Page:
SEAN HANNITY, FOX NEWS HOST: Are we now living in America where equal justice is dead? The equal application of our laws is a thing of the past?

That where -- the shredding of our constitution, we are witnessing this in real-time in front of our own eyes?

JESSE WATTERS, FOX NEWS HOST: This is only the beginning of politicians putting other politicians and their families in prison. It's sad we had to

go down this road, but this is where we are and now, we have to finish it.



AMANPOUR: So, I guess the question to you, and we asked, you know, the legal expert, Former Prosecutor Jessica Roth, what is the alternative? You

know, you say -- these people have said, you know, it looks like piling on. What is the alternative?

WALSH: Christiane, that's such a great, smart question? There was no alternative. Nobody is above the law. He committed crimes, he tried to end

our democracy. But, you know, the magic of Trump is -- and I had advisers during his presidency tell me this, he -- every day he says and does so

many bad things that you become numb to it all. And I think that is where we are now.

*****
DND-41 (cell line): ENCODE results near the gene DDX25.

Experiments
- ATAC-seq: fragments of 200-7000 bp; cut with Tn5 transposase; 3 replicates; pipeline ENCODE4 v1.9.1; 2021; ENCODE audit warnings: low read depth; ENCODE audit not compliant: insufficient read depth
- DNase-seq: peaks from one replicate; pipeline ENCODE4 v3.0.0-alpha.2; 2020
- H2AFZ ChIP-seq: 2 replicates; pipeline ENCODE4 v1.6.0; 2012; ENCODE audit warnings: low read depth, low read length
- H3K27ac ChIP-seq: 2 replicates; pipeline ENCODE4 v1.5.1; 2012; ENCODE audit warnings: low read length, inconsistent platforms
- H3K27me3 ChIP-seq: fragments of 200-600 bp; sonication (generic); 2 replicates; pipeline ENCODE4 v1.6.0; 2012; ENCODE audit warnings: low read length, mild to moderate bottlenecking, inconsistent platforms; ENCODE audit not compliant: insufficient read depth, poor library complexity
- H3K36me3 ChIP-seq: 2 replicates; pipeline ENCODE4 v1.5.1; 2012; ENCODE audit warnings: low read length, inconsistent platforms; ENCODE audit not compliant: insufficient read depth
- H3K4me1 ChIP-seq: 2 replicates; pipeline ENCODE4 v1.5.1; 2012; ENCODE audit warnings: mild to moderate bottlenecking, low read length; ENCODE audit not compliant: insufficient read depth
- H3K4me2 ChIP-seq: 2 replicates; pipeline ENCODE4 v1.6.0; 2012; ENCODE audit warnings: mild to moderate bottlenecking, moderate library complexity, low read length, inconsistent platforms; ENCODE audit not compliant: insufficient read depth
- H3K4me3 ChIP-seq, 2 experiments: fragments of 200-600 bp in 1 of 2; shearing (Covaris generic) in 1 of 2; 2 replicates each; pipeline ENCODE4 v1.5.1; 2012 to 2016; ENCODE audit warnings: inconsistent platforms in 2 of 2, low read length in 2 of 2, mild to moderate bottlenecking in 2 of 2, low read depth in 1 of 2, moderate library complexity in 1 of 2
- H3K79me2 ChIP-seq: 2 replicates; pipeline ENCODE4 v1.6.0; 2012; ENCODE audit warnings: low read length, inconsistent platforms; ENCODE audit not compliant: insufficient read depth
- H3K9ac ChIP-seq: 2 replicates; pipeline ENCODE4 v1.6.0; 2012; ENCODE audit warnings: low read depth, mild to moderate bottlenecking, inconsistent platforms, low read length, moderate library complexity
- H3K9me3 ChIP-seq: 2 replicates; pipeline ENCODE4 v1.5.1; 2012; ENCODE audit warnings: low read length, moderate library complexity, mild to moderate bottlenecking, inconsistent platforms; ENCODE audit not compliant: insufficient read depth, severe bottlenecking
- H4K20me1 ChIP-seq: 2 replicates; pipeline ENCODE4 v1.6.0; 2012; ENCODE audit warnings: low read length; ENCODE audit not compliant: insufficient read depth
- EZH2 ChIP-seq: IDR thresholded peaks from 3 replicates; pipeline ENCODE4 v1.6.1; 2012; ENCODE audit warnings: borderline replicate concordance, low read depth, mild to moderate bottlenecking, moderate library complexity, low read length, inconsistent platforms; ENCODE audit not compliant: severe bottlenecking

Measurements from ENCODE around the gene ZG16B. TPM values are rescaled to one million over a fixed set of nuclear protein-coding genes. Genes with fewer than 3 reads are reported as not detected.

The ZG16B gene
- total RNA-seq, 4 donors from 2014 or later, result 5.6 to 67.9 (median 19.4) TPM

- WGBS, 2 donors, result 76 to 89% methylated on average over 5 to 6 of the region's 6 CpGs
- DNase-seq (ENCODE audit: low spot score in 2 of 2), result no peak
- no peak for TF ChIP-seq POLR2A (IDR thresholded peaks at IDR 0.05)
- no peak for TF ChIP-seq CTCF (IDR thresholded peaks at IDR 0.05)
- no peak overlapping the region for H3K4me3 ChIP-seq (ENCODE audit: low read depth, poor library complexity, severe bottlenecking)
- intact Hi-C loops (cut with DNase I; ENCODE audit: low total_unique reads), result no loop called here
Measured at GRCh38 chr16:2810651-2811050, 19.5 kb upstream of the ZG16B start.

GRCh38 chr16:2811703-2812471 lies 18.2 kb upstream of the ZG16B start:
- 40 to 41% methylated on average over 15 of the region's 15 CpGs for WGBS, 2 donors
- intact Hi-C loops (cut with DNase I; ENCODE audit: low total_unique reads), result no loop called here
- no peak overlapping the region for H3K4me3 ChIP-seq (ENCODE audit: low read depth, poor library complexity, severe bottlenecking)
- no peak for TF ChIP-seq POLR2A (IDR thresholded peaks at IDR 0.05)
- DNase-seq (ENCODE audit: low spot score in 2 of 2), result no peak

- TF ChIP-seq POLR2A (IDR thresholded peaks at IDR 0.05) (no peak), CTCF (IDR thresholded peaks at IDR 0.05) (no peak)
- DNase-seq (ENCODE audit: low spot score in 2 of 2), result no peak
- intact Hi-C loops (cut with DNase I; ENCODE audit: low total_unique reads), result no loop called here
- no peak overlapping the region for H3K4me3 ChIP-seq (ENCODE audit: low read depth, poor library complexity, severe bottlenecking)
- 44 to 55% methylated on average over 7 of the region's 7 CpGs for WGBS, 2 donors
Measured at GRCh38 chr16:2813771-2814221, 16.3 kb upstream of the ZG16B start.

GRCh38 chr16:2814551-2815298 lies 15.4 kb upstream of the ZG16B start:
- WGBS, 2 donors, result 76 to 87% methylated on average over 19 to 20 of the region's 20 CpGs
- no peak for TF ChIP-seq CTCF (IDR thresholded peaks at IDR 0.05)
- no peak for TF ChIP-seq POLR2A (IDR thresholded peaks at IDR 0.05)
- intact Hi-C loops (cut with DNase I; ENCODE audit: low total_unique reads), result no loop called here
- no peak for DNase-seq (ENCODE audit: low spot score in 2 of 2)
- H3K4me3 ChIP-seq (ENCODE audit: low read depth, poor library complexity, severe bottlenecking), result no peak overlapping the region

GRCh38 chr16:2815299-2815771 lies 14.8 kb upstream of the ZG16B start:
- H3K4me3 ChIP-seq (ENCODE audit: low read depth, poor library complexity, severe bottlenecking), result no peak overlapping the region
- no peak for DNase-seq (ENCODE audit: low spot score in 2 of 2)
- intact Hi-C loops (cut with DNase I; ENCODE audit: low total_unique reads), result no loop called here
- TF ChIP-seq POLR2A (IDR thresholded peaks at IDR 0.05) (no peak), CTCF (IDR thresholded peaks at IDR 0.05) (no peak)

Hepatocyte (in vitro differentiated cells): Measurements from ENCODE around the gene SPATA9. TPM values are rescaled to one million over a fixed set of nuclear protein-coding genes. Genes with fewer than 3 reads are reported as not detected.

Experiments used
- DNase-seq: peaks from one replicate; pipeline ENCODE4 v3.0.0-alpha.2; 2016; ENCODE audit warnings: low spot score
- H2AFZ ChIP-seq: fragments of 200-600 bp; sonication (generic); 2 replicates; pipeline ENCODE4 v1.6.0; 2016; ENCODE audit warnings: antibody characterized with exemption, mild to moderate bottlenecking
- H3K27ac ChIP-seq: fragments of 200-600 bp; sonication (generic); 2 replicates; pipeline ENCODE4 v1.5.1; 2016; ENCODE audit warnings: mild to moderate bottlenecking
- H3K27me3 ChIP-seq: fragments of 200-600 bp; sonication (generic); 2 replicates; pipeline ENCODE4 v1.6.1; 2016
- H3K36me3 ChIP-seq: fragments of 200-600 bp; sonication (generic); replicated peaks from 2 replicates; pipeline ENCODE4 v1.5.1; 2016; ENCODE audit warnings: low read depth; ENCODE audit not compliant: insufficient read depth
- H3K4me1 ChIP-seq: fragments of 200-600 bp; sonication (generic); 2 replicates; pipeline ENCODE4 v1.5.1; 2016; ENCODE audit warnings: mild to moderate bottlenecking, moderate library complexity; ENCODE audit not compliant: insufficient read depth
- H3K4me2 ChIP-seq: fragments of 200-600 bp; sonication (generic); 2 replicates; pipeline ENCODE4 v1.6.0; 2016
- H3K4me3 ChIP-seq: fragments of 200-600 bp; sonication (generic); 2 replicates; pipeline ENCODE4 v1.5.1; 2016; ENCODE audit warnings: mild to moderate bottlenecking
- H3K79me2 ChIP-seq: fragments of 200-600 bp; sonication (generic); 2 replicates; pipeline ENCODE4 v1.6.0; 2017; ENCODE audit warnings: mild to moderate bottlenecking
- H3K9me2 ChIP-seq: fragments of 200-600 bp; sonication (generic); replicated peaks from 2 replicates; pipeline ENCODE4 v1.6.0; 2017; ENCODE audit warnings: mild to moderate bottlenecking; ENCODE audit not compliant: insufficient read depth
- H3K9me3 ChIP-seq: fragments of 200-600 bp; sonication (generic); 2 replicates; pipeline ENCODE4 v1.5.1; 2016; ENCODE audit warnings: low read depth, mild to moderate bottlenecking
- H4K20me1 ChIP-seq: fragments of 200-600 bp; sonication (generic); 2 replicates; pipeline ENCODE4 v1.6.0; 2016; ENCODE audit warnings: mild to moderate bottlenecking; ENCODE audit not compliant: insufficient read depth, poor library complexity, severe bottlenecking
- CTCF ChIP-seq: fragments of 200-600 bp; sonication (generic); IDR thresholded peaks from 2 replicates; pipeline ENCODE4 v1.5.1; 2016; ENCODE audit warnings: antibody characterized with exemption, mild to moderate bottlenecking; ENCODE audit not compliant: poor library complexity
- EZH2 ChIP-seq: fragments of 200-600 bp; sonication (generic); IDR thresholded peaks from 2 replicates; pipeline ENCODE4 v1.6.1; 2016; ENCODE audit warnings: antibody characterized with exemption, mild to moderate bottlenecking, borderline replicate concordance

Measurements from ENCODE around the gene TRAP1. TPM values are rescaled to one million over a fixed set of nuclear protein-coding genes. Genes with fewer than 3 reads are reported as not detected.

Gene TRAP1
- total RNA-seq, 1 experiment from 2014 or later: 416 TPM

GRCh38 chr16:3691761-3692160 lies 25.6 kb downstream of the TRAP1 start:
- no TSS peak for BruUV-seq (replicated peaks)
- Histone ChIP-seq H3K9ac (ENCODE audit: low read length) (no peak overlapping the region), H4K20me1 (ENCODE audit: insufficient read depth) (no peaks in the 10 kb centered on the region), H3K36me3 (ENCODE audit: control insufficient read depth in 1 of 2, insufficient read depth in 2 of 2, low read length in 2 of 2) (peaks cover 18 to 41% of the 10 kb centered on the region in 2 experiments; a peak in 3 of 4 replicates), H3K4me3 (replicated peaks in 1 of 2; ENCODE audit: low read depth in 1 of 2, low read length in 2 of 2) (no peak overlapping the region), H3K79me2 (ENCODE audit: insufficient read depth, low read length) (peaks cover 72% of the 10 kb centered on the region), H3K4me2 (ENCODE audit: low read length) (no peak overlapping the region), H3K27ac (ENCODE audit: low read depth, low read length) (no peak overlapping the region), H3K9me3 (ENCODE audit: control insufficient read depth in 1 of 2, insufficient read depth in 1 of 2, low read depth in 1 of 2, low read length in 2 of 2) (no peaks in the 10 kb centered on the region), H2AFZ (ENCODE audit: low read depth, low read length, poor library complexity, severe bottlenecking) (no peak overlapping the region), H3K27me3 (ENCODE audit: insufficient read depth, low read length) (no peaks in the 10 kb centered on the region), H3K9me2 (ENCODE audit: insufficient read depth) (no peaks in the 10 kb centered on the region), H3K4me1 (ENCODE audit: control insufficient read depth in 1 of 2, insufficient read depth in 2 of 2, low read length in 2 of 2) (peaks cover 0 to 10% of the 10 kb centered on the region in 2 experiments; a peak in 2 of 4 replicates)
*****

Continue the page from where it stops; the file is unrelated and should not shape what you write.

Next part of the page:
There are going to be four indictments and a lot of Americans are just going to roll their eyes at the whole thing and say, this is crazy, it

doesn't feel right, it doesn't feel fair, but there was no alternative. He had to be held accountable. And now, it is up to the rest of the country to

make sure that guy isn't in the White House again.


WALSH: It's a political solution now.

AMANPOUR: OK. So, the next political, I guess, performance is going to be the first of the presidential debates, right, the nominating debates. And

we will see who gets onto the stage. But do you think absent -- I guess, maybe Pence, maybe a couple of the others if they get the -- you know, the

-- whatever it is, the number of percentages that they can get onto the stage. Do you think they will use that platform to do what you are saying,

you know, to hold him accountable in public?